dreamsofhealingDreams of Healing: Transforming Nightmares into Visions of Hope
By Kelly Bulkeley
Paulist Press, 2003
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This book shows the value of dreams in helping people who have suffered a personal and/or community crisis to work through their losses and develop a new capacity for creative living. The focus is on the tremendous healing potential of dreaming in times of crisis—even the most terrifying post-traumatic nightmares are part of a healing process that ultimately leads to a deepening of spiritual wisdom and self-understanding. Dozens of examples are given of people who are trying to deal with a horrible collective disaster (like the terrorist attack of September 11) as well as people who have suffered personal catastrophes like sexual abuse, auto accidents, house fires, etc. The book’s goal is to provide readers with a basic set of skills to use in working with dreams and nightmares during times of crisis and disaster.

Table of Contents

1. Post-Traumatic Stress and Nightmares
a. The PTSD Diagnosis
b. Nan’s Dream Series
c. The Therapeutic Value of Dreamsharing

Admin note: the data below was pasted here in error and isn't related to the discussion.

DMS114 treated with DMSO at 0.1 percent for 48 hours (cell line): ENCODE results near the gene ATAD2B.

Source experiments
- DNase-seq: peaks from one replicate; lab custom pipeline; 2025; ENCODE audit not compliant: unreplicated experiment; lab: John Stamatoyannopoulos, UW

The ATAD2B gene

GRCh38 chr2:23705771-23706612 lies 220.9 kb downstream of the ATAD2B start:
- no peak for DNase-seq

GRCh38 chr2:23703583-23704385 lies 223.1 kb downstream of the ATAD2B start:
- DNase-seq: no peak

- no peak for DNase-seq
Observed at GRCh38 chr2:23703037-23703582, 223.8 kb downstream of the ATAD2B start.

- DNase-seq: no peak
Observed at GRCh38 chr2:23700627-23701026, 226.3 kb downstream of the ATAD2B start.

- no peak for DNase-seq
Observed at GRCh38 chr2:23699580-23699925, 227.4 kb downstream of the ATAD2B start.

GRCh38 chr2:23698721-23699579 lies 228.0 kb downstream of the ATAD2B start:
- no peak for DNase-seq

2. Ripple Effects
a. Ground Zero Dreaming
b. Natural Disasters
c. Mourning

3. The Fear of New Dangers
a. More Terrorist Attacks?
b. Nan’s Fears
c. Safe Spaces

4. Flying and Falling
a. Crashing Planes
b. The Magic, and Peril, of Flying
c. Terrorists at Domenican College

5. Disease
a. Anthrax Anxiety
b. Dreaming and the Body
c. Personal Projections

6. Bad Guys
a. Unconscious Racial Profiling
b. Nan’s Dreams of Phil
c. I Am the Shadow

7. War and Protest
a. Crises of Conscience
b. On the Side of the Enemy
c. Family Battles

8. Anticipations
a. Did They See It Coming?
b. Possible Explanations
c. A Caregiving Response

9. Visions of Hope
a. Life Beyond September 11
b. Transformational Dream Analysis
c. A Conversation with Reverend Coughlin

a. The Practice of Dreamsharing
b. The Theory of Dreamsharing
c. Dreams of the Future


Works in Progress

Despite the many crises afflicting the world right now, or perhaps because of them, my Muses have been quite active recently. Urgent, even. They have inspired several writing projects I hope to share soon.